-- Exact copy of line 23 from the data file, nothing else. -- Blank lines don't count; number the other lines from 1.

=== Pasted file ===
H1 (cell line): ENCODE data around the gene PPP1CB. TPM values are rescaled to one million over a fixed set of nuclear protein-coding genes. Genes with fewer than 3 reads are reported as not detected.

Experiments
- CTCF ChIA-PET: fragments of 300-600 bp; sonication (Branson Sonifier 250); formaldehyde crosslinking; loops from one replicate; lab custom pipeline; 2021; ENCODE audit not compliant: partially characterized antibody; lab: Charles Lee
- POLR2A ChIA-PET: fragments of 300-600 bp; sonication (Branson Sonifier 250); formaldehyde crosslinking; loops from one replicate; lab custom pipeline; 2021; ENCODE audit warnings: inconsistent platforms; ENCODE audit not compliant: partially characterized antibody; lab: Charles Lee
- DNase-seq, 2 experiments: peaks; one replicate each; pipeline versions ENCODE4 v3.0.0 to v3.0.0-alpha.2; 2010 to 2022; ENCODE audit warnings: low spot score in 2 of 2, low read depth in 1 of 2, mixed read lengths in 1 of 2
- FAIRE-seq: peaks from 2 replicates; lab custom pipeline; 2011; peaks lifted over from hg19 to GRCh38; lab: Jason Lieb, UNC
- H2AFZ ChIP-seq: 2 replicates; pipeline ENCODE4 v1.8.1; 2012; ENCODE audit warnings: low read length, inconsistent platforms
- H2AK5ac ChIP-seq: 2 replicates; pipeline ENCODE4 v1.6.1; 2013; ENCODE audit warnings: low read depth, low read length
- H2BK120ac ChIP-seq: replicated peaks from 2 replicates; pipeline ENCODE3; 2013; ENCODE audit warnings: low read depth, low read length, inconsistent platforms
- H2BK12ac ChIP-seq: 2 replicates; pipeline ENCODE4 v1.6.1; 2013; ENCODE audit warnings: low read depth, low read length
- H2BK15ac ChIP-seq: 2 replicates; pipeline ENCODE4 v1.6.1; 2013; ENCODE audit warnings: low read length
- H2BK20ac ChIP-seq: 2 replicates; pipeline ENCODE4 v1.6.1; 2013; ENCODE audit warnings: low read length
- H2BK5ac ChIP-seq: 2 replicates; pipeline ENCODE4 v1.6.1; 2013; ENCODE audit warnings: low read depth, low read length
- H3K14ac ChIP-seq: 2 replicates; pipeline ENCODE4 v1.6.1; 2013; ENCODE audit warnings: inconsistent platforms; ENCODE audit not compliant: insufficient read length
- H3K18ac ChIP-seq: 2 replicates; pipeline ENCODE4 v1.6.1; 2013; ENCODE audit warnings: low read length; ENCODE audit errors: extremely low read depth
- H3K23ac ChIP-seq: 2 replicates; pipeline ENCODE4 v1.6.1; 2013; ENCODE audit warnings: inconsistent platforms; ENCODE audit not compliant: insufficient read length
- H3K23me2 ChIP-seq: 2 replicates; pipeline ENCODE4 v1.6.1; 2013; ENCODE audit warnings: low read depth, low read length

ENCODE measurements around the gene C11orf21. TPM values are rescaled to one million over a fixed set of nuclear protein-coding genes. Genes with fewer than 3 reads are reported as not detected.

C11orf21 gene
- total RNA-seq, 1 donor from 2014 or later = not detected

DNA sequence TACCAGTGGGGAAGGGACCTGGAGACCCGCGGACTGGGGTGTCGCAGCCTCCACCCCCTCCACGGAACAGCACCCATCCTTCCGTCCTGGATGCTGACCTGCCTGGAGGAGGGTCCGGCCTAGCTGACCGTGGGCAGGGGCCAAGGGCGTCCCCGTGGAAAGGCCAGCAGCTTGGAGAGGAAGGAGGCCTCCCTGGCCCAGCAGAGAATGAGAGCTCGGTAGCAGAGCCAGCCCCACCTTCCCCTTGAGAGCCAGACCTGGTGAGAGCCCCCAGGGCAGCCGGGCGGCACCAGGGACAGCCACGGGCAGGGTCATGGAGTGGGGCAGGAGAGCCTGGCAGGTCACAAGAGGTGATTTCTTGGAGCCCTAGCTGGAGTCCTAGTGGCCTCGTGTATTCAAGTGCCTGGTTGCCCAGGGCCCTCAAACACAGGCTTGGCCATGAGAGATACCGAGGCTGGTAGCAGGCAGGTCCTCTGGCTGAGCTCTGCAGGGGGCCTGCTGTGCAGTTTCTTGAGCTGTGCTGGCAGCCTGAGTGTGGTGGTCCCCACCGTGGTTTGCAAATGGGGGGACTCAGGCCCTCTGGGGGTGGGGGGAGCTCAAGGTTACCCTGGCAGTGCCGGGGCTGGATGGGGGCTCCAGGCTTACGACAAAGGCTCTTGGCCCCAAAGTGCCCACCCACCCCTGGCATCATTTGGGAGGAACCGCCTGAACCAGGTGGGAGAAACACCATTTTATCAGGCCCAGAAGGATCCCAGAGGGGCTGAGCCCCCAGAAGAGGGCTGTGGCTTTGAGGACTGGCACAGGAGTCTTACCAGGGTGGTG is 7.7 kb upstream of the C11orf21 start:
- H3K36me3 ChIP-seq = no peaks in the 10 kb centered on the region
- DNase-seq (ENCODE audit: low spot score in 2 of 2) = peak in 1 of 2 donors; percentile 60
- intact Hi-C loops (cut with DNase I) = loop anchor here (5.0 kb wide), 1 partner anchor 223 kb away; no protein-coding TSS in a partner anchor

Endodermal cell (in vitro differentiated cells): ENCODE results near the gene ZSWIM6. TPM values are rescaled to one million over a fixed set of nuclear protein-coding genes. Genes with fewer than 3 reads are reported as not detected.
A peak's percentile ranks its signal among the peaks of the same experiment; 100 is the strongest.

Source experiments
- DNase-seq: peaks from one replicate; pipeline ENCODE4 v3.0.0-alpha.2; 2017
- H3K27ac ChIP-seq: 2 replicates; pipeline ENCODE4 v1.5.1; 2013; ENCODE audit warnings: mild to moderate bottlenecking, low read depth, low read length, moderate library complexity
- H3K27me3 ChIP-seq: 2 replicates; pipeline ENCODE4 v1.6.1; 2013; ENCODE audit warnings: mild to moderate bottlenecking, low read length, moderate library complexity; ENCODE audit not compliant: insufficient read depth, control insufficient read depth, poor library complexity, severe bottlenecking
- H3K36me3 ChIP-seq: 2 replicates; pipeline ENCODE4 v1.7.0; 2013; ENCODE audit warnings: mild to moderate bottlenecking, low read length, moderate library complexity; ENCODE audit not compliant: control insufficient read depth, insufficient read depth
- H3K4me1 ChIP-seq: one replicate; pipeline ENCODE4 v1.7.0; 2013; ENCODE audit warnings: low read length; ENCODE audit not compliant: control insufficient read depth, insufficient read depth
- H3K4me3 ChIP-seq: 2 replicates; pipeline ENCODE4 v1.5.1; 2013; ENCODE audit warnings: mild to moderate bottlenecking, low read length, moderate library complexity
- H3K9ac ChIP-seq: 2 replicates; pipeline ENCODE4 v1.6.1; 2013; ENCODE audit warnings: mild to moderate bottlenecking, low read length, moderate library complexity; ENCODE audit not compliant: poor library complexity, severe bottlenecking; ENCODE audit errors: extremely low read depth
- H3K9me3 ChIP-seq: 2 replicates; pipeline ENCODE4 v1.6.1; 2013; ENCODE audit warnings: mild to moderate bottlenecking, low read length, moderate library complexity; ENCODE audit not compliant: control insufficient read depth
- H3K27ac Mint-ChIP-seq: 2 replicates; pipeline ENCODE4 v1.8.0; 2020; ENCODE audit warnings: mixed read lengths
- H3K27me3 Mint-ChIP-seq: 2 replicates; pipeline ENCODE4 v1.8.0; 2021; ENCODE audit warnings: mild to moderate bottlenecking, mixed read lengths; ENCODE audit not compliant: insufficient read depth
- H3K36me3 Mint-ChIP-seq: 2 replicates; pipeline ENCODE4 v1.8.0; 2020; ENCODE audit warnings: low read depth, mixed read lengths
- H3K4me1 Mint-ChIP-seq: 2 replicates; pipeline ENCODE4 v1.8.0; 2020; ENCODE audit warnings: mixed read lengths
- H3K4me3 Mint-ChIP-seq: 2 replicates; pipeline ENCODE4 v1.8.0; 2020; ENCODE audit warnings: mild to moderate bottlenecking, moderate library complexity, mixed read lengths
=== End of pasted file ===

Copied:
- DNase-seq (ENCODE audit: low spot score in 2 of 2) = peak in 1 of 2 donors; percentile 60